Self-driving cars are one of the hottest topics in the auto industry, however, many view the adoption as “zero-to-one.” Mobileye (NASDAQ: MBLY), an established autonomous vehicle leader, proves that the march toward full autonomy is incremental.
Mobileye creates advanced driver-assistance systems (ADAS) and supplies them to automakers like Ford, GM, BMW, and Volkswagen. These systems, which consist of cameras, sensors, and software, enable “computer vision” to help keep drivers safe on the road.
Mobileye’s ADAS is responsible for many of those lane-assistance and automatic emergency braking features built into newer cars, and some 42% of new cars sold in 2022 had Mobileye technology integrated.
Automakers are eager to pay for these chips because they achieve higher safety ratings while providing more features to the end buyer. Mobileye currently finds itself in the midst of a massive spending ramp on ADAS technology within the auto industry, and as the market leader in this vertical, the company stands to greatly benefit.
With strong top-line growth already, Mobileye could see its success skyrocket as key trends in the auto industry continue to unfold.
Mobileye’s Inflection Point
Profits in the auto industry mean selling cars that are about more than getting from point A to point B. Automakers understand that discretionary features are high-margin items, so even base-model cars now come with bells and whistles. With the advent of new driver assistance technology, automakers can now offer more advanced features that increase the safety of their vehicles and command higher prices.
This trend is already in motion, with most automakers opting to produce higher-priced vehicles and pack them with more advanced features—margin over volume. The average price of a new car in the US is now over $49,000, according to Kelley Blue Book. And advanced driver-assistance systems (ADAS) are one-way automakers differentiate themselves and meet consumer demand. Heated seats and navigation don’t cut it at today’s new car prices.
And the auto industry is amid a massive ramp in spending on ADAS technology, with penetration rates already set to surpass 80% in US vehicle sales in 2023 for level 0 ADAS. However, lower-level ADAS are lower margin units for Mobileye. While supplying the industry with entry-level ADAS led to serious top-line growth and a whopping 69% market share in the vertical, we’re still in very early innings regarding the real growth.
It’s the more sophisticated features that are yet to penetrate the mass vehicle market and as of now, are relegated to the luxury automakers. For instance, according to Counterpoint’s US Autonomous Vehicle Tracker, less than 4% of new cars in the US ship with level 2+ ADAS features.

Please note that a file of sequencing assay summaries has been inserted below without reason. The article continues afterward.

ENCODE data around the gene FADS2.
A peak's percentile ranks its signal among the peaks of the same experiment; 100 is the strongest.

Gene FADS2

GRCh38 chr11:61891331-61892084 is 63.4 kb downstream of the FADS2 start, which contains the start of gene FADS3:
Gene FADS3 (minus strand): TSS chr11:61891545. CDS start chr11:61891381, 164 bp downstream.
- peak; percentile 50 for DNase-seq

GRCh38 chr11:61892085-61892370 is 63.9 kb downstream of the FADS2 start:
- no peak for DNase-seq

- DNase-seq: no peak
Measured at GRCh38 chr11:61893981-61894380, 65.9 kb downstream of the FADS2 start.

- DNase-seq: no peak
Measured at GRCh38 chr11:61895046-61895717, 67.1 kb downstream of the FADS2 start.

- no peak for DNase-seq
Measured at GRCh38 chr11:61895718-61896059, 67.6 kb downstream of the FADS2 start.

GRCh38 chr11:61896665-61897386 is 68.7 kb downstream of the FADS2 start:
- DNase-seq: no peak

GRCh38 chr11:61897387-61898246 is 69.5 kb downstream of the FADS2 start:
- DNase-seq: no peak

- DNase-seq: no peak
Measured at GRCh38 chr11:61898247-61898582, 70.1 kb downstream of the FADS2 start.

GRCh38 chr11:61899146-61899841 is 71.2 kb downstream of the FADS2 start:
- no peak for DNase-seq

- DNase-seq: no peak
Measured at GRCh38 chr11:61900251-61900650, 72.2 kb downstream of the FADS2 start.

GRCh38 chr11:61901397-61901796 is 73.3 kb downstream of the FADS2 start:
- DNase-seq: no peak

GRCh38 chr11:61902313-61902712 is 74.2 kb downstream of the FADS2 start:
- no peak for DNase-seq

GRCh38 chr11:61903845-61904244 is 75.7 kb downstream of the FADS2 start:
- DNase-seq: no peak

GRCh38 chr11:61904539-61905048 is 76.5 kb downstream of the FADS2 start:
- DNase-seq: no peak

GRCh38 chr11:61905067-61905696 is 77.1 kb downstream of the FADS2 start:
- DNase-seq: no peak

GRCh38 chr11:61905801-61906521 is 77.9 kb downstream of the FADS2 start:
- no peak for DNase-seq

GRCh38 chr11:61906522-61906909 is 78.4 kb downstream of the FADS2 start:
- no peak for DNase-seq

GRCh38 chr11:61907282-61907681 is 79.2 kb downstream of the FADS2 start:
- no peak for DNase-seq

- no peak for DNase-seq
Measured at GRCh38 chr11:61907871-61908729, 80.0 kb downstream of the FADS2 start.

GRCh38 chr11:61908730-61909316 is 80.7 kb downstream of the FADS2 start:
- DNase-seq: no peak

As level 0 and level 1 ADAS become the standard for new cars, automakers will begin to splurge for the more advanced, higher-margin systems. And Mobileye is well positioned to benefit from the continued adoption of level 2+ autonomous features in cars, as the company already has a $17 billion backlog through 2030, including significant revenue from their most advanced products like Mobileye SuperVision, which is an “eyes-on, hands-off” system already being implemented in Chinese EVs. These more advanced products have much higher average sales prices per unit than their standard ADAS solutions.
Then there’s the catalyst of electric vehicle adoption. Carrying a much higher average sales price than traditional vehicles, EVs are also packed with much more than ADAS technology. Once a luxury niche, EVs are going mainstream and are slated to grow at a 22.5% CAGR through 2030, providing additional fuel to Mobileye’s growth story.
Three Key Catalysts
Mobileye’s stock has been on fire lately, returning 23% year-to-date, thanks partly to Wall Street’s renewed interest in AI and automation stocks. Leaders of the rally, like C3.ai (NYSE: AI) are posting year-to-date returns north of 100%.
However, investors should look to three key catalysts to assess whether Mobileye stock will benefit from recent enthusiasm around the stock.
Watch The Float
Mobileye broke from tradition in selling only about 5% of its outstanding shares in its October 2022 IPO, compared to the usual 10-20% that typically move in an IPO. This means there’s a tight supply of Mobileye shares, and the stock price could experience a disproportionate effect in the face of a surge in demand.
Furthermore, the company has an unusually high short interest, representing roughly 14% of the float.
As a young stock, Wall Street hasn’t gotten to know Mobileye yet, with firms only initiating coverage on the stock in recent months. That means there's a lot of mystery surrounding the company.
The company’s participation in two investor conferences this week could provide key insight into the upcoming quarter and other catalysts. It’s common for stocks to rise due to an investor conference, especially fresh IPOs. With Mobileye being one of the only successful tech IPOs in recent memory, Wall Street will have its ear to the ground.
Mobileye will be participating in both the Citi 2023 Global Industrial Tech and Mobility Conference on Wednesday, February 22, and the Barclays Industrial Select Conference on Thursday, February 24.
Watch Car Sales
Car sales remain unusually strong despite an inflationary regime where many consumers are gearing up for a recession. Mobileye’s business heavily relies on new car sales remaining. Below is a chart of new vehicle sales over the last five years:
While Wall Street is kind to Mobileye now, worries about car sales and the company’s high valuation will mount if it doesn’t continue its growth trajectory and justify its high valuation given its lack of profitability.